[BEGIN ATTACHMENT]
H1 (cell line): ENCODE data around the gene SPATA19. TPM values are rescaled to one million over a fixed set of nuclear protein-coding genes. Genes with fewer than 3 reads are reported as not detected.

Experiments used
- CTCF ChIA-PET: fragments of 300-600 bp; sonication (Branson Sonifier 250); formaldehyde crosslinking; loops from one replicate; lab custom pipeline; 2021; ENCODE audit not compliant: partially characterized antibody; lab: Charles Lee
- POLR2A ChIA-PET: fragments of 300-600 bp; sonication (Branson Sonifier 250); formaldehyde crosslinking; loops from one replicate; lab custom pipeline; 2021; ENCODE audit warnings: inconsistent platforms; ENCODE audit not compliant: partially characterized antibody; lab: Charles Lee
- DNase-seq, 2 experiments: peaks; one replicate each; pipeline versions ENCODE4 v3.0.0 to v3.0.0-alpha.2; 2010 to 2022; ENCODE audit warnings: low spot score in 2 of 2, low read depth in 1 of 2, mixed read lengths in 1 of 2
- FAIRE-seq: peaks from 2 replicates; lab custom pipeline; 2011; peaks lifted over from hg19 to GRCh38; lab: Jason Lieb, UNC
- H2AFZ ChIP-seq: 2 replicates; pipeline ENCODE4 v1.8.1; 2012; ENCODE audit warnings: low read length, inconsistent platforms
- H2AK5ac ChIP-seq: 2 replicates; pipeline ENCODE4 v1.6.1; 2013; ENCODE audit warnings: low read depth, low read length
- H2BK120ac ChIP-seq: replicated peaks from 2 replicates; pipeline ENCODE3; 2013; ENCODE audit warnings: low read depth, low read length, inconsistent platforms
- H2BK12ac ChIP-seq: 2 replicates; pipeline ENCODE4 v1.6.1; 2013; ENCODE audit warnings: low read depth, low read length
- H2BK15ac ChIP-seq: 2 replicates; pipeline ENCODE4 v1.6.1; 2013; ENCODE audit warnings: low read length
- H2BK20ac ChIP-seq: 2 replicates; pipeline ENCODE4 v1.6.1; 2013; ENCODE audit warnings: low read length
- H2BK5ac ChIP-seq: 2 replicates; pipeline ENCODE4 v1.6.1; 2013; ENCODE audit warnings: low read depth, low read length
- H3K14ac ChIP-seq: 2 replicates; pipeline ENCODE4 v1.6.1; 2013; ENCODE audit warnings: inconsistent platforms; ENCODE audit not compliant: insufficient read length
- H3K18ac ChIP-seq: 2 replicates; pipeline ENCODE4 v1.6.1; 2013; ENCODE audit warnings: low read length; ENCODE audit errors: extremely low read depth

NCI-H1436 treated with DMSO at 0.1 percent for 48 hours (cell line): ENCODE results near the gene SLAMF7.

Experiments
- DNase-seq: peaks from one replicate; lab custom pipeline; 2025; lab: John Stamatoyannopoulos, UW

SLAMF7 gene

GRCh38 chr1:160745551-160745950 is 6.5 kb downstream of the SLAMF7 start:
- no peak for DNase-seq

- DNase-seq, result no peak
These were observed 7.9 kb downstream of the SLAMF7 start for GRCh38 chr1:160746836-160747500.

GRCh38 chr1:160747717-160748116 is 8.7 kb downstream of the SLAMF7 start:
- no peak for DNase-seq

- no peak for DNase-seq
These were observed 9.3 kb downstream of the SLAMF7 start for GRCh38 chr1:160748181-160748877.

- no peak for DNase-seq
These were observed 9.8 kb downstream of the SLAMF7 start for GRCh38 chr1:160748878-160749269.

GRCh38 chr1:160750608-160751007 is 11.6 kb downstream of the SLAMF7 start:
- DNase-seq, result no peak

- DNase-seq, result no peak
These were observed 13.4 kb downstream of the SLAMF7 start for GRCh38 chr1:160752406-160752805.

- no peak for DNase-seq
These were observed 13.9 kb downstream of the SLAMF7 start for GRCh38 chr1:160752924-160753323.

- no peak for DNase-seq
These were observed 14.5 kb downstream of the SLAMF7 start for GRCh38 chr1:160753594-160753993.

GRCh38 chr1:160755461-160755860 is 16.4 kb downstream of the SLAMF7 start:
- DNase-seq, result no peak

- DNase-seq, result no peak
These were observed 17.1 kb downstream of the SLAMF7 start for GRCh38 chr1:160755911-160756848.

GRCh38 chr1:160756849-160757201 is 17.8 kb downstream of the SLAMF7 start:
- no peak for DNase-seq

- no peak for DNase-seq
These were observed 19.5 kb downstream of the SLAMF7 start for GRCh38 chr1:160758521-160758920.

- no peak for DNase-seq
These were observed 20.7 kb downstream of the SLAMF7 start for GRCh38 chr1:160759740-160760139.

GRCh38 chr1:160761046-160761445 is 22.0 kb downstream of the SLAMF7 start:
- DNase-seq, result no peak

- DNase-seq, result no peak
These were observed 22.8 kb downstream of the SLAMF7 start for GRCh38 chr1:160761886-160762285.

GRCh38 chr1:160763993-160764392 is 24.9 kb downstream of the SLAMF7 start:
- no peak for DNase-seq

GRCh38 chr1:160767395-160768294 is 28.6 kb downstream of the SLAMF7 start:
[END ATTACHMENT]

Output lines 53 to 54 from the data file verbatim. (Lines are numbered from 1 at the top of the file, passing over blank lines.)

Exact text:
- no peak for DNase-seq

GRCh38 chr1:160767395-160768294 is 28.6 kb downstream of the SLAMF7 start: